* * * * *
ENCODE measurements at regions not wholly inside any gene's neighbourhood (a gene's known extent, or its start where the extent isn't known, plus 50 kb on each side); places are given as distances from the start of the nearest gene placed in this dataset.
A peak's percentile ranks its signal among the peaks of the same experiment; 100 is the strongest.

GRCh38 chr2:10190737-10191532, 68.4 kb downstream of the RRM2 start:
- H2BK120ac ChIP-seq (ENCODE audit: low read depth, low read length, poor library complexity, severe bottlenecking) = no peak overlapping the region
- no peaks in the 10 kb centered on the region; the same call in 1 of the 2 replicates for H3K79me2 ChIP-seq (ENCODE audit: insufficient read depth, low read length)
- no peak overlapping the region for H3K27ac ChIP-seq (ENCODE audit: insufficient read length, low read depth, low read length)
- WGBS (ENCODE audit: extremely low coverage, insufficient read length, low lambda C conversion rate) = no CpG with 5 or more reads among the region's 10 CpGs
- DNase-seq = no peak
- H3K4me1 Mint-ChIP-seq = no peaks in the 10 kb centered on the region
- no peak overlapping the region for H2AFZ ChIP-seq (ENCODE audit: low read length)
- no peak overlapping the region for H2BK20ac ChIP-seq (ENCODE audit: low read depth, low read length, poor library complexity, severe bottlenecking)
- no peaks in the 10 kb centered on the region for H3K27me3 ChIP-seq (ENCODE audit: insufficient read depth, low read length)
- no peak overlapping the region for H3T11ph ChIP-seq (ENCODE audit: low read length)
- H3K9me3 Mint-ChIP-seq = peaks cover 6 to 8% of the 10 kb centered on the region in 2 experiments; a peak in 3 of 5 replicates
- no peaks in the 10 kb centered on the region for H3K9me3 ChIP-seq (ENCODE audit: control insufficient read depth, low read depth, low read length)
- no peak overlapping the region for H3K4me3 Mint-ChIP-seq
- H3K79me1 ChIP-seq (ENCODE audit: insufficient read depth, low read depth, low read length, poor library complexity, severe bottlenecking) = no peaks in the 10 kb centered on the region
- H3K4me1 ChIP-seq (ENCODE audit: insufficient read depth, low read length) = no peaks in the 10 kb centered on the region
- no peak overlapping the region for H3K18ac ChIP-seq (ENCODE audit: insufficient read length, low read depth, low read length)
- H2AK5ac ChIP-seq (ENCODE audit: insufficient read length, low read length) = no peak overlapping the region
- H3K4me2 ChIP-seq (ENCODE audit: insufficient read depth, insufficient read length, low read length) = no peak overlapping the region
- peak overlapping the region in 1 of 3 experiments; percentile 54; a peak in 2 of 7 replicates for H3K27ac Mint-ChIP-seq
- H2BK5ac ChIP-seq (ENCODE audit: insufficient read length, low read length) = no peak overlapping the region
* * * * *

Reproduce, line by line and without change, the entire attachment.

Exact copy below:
ENCODE measurements at regions not wholly inside any gene's neighbourhood (a gene's known extent, or its start where the extent isn't known, plus 50 kb on each side); places are given as distances from the start of the nearest gene placed in this dataset.
A peak's percentile ranks its signal among the peaks of the same experiment; 100 is the strongest.

GRCh38 chr2:10190737-10191532, 68.4 kb downstream of the RRM2 start:
- H2BK120ac ChIP-seq (ENCODE audit: low read depth, low read length, poor library complexity, severe bottlenecking) = no peak overlapping the region
- no peaks in the 10 kb centered on the region; the same call in 1 of the 2 replicates for H3K79me2 ChIP-seq (ENCODE audit: insufficient read depth, low read length)
- no peak overlapping the region for H3K27ac ChIP-seq (ENCODE audit: insufficient read length, low read depth, low read length)
- WGBS (ENCODE audit: extremely low coverage, insufficient read length, low lambda C conversion rate) = no CpG with 5 or more reads among the region's 10 CpGs
- DNase-seq = no peak
- H3K4me1 Mint-ChIP-seq = no peaks in the 10 kb centered on the region
- no peak overlapping the region for H2AFZ ChIP-seq (ENCODE audit: low read length)
- no peak overlapping the region for H2BK20ac ChIP-seq (ENCODE audit: low read depth, low read length, poor library complexity, severe bottlenecking)
- no peaks in the 10 kb centered on the region for H3K27me3 ChIP-seq (ENCODE audit: insufficient read depth, low read length)
- no peak overlapping the region for H3T11ph ChIP-seq (ENCODE audit: low read length)
- H3K9me3 Mint-ChIP-seq = peaks cover 6 to 8% of the 10 kb centered on the region in 2 experiments; a peak in 3 of 5 replicates
- no peaks in the 10 kb centered on the region for H3K9me3 ChIP-seq (ENCODE audit: control insufficient read depth, low read depth, low read length)
- no peak overlapping the region for H3K4me3 Mint-ChIP-seq
- H3K79me1 ChIP-seq (ENCODE audit: insufficient read depth, low read depth, low read length, poor library complexity, severe bottlenecking) = no peaks in the 10 kb centered on the region
- H3K4me1 ChIP-seq (ENCODE audit: insufficient read depth, low read length) = no peaks in the 10 kb centered on the region
- no peak overlapping the region for H3K18ac ChIP-seq (ENCODE audit: insufficient read length, low read depth, low read length)
- H2AK5ac ChIP-seq (ENCODE audit: insufficient read length, low read length) = no peak overlapping the region
- H3K4me2 ChIP-seq (ENCODE audit: insufficient read depth, insufficient read length, low read length) = no peak overlapping the region
- peak overlapping the region in 1 of 3 experiments; percentile 54; a peak in 2 of 7 replicates for H3K27ac Mint-ChIP-seq
- H2BK5ac ChIP-seq (ENCODE audit: insufficient read length, low read length) = no peak overlapping the region